This initial set of suppression strategies was modified on an as-needed basis throughout 2020, gradually reopening the society and easing into control strategies reflecting regional conditions.3,6 For example, additional directives (eg, face masks on public transport) were introduced later in many regions. Although all schools were allowed to reopen on May 11, 2020, 2 months after the initial closures, the actual instruction remained subject to continued disruption and adjustment following the traffic model of the local red, yellow, or green emergency conditions reflecting community spread.6,12 Similarly, sports arrangements and facilities were allowed to resume in May and June, conditional on firm adherence to the control measures,6 but were in reality operating far from standard conditions. Another set of stricter national policies was implemented on October 26, 2020, after the spike in hospitalizations following summer holidays.6 Ultimately, Norway did not register elevated mortality during the first pandemic year,3,13 yet all aspects of society were deeply affected.3-5,7

    There is an overarching agreement that these extraordinary circumstances may contribute to a global public mental health crisis.14,15 Children’s and adolescents’ well-being remains a particular concern,16-20 as their mental and physical health may have been shaped by the pandemic conditions above and beyond the infection risk. Emerging evidence suggests that there is a negative association between the pandemic and multiple domains of young people’s health and well-being, especially mental and social health (eg, depression, quality of life, loneliness)17,21-28 and physical activity.29-32 Consequently, understanding in what ways and to what extent the pandemic is associated with health and well-being outcomes among various youth subpopulations remains a public health priority, with the related need for high-quality, nuanced research.18,20,33 Such research could also help clarify what strategies may be needed to mitigate the impact of COVID-19 and accompanying policies, and identify the groups in greatest need of such strategies.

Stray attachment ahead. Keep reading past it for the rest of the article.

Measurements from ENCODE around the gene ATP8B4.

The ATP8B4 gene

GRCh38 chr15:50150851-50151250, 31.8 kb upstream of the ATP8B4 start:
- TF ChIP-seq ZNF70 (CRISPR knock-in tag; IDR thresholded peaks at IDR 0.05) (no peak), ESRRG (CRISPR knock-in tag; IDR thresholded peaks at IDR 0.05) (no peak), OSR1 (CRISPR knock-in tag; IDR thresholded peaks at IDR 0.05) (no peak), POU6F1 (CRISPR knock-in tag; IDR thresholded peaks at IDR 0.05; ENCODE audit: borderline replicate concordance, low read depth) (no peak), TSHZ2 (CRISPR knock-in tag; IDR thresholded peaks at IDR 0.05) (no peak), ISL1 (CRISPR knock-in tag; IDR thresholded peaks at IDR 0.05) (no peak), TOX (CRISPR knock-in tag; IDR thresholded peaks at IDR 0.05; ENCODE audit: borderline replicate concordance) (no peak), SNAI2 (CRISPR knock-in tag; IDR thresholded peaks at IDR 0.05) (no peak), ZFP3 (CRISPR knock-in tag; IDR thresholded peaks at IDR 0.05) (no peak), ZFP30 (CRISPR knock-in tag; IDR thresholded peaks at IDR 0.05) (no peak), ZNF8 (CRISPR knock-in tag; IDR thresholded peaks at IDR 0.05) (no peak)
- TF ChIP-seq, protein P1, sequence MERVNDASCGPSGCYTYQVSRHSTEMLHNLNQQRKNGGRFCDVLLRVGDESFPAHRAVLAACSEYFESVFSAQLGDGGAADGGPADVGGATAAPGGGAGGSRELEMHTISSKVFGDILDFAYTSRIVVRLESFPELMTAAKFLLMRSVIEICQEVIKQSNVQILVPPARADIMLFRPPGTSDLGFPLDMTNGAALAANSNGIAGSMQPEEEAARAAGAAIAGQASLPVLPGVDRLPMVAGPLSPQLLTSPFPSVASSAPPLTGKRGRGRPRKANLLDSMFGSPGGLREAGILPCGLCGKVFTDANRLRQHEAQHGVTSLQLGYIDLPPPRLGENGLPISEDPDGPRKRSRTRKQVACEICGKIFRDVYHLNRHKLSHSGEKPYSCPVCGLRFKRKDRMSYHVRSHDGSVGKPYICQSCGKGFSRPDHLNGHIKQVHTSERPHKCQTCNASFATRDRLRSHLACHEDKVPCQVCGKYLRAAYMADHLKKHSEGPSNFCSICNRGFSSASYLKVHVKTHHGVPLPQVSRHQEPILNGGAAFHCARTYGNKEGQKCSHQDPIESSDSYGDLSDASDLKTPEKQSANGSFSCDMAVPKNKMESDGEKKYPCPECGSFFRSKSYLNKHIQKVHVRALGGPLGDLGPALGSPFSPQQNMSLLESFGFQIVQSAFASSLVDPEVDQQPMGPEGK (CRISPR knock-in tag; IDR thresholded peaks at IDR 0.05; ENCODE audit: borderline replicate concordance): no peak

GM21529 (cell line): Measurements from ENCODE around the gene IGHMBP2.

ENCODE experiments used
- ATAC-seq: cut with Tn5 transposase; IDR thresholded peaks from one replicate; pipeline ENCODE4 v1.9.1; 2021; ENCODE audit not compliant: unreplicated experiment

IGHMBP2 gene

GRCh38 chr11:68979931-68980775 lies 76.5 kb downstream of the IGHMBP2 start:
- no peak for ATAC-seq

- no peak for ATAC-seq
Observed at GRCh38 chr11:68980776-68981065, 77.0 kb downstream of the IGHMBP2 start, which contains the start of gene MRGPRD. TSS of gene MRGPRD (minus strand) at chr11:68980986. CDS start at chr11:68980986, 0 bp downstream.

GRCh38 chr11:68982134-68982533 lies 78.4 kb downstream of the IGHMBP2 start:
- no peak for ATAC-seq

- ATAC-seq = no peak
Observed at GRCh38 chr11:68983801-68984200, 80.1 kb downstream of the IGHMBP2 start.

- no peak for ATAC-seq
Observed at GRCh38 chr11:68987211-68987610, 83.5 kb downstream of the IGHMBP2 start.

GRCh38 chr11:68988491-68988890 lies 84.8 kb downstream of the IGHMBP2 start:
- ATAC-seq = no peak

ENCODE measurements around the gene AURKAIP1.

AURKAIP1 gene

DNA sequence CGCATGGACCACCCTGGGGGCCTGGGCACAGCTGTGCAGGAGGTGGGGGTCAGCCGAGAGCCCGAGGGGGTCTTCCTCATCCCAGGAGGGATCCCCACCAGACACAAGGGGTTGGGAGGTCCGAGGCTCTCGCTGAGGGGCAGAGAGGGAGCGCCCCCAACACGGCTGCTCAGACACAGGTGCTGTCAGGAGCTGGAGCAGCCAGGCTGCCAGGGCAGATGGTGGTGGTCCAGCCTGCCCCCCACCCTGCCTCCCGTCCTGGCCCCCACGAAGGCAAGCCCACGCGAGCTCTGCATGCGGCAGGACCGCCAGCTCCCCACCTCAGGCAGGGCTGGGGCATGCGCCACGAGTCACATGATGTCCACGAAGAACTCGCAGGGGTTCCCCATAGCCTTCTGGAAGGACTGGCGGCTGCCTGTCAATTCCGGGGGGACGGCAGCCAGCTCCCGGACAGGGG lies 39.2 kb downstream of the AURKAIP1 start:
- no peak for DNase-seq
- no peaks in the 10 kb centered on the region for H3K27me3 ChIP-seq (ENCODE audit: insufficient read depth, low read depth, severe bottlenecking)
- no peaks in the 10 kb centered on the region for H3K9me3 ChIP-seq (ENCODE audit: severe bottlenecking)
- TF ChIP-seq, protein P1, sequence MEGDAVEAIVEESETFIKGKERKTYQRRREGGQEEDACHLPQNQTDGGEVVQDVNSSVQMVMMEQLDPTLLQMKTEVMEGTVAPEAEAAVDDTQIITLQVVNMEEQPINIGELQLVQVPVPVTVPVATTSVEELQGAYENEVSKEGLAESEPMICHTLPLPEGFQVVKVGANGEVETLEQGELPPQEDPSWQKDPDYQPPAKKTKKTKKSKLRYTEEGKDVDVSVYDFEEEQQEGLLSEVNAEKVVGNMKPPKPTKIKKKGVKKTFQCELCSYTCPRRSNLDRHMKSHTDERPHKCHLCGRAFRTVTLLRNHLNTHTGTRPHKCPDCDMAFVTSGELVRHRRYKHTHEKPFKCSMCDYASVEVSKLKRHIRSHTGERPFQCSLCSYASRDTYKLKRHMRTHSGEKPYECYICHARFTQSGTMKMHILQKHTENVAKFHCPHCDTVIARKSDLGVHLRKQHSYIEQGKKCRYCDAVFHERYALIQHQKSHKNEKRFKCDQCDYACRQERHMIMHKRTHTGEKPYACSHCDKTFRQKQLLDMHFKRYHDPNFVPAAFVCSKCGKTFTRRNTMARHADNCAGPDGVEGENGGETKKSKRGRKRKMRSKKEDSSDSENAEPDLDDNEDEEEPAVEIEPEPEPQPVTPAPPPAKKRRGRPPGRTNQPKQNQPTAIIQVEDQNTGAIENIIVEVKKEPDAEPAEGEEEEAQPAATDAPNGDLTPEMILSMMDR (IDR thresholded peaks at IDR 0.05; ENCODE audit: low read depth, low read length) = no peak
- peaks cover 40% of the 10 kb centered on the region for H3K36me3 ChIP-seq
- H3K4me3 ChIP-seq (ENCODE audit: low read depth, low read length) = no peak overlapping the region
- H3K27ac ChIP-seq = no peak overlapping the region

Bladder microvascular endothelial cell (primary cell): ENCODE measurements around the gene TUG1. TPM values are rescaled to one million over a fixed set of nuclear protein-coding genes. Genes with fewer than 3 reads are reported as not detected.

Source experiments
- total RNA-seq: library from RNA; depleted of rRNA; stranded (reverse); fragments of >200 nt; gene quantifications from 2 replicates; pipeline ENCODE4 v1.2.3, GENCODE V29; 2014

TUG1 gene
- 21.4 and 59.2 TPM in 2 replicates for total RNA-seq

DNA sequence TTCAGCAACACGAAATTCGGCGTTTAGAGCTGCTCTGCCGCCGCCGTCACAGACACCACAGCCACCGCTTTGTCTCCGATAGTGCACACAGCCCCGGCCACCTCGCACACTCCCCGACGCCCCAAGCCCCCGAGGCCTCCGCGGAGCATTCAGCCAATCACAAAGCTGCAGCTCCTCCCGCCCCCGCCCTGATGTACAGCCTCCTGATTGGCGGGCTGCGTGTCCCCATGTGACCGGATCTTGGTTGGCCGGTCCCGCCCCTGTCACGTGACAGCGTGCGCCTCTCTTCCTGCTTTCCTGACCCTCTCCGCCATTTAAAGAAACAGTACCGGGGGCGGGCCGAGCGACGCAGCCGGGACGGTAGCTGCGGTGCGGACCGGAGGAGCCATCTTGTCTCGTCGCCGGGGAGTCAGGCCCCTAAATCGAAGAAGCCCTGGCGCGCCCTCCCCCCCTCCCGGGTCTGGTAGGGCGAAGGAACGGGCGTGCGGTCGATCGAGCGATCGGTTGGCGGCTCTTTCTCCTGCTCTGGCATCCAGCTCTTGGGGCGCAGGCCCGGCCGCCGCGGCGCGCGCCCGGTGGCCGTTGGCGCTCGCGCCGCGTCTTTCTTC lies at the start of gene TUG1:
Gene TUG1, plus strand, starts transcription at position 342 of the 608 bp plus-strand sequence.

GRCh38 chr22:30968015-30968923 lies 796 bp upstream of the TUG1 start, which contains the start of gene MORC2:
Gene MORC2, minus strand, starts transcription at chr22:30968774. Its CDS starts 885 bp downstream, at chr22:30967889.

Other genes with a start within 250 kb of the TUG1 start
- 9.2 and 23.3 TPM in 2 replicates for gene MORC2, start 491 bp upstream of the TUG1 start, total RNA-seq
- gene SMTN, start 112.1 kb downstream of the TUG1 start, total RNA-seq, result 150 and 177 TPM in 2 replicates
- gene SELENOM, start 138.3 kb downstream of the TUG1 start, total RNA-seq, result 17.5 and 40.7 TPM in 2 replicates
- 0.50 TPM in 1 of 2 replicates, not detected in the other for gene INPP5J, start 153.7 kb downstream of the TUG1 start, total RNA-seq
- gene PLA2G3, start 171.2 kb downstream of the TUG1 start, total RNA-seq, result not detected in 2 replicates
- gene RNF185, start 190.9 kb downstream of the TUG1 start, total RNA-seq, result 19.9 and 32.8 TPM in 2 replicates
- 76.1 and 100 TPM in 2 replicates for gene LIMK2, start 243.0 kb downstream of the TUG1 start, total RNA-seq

This study addresses such public health needs and research gaps by examining multiple aspects of adolescent self-reported mental (ie, depression symptoms and close friendships) and physical (ie, physical health and participation in organized sports) health using nationwide prospective cohorts of Norwegian adolescents from before and during the pandemic. We additionally focused on youth who may have experienced high pandemic-related anxiety, stress, or burden, as such groups may be at particularly high risk for adverse outcomes.5,17,34,35

    Methods

    This cohort study was approved by the Norwegian Data Protection Authority (DPA) after ethical evaluation by the National Committee for Research Ethics in the Social Sciences and the Humanities. Written parental consent was obtained for all participants younger than 16 years before baseline data collection; students provided their assent through participation. This study is reported following the Strengthening the Reporting of Observational Studies in Epidemiology (STROBE) reporting guideline.